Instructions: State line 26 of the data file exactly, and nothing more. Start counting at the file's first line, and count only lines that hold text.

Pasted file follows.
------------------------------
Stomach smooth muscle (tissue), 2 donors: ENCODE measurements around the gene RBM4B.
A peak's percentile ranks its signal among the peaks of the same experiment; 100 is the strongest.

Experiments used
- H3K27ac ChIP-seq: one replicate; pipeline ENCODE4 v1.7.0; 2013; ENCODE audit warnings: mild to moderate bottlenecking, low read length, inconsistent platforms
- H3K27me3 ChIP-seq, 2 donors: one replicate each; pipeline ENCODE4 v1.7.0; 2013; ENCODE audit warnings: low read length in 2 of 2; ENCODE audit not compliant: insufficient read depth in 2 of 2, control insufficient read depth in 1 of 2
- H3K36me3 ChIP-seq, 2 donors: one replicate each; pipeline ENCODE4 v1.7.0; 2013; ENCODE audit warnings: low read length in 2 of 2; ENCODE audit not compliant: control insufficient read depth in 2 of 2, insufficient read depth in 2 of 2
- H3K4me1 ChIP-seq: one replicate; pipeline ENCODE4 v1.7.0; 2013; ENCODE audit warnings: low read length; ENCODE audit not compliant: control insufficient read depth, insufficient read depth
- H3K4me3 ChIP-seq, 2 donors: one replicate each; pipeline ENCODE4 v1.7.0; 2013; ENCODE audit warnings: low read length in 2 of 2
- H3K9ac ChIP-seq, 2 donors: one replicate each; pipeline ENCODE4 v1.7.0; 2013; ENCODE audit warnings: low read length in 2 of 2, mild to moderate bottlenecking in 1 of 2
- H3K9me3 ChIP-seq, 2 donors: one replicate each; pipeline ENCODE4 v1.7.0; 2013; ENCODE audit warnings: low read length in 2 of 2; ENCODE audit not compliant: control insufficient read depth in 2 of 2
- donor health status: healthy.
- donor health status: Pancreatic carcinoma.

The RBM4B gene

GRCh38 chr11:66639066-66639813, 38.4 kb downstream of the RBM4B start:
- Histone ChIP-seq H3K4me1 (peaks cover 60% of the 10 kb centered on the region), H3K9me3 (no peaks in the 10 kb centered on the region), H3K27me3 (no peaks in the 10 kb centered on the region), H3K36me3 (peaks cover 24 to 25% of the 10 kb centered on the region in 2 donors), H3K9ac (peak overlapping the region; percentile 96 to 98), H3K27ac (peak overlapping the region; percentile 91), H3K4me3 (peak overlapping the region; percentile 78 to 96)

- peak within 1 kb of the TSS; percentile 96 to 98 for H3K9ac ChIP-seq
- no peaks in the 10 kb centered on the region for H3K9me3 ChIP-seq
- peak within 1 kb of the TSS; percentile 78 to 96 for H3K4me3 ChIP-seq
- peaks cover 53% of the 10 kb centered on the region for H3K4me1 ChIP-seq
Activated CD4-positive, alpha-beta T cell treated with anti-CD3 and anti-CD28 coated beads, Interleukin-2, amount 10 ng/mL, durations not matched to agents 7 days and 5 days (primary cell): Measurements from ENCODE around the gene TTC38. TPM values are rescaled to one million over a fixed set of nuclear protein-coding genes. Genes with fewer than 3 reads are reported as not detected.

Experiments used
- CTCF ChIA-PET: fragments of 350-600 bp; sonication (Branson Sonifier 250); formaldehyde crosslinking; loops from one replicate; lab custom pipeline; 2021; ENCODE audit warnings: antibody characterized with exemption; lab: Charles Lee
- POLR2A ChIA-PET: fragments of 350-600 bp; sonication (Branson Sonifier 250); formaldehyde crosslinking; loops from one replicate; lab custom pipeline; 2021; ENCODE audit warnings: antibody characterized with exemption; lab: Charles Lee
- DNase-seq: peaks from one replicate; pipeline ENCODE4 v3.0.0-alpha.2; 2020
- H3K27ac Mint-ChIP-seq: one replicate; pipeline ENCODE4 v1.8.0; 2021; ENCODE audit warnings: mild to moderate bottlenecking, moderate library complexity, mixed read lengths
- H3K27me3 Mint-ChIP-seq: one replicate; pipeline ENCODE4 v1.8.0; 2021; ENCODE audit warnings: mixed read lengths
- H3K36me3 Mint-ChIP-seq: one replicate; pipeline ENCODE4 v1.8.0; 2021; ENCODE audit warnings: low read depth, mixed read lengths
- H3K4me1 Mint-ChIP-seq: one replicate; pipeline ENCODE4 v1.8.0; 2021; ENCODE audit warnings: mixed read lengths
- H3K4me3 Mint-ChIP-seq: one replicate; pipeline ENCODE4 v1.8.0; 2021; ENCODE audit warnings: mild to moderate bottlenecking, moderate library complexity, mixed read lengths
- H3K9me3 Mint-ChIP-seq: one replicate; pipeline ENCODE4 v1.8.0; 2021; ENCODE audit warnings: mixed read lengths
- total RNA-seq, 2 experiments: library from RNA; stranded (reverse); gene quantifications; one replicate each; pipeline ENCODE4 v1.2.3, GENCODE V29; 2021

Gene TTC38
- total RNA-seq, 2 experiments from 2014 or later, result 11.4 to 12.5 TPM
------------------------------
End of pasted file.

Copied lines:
- H3K27me3 Mint-ChIP-seq: one replicate; pipeline ENCODE4 v1.8.0; 2021; ENCODE audit warnings: mixed read lengths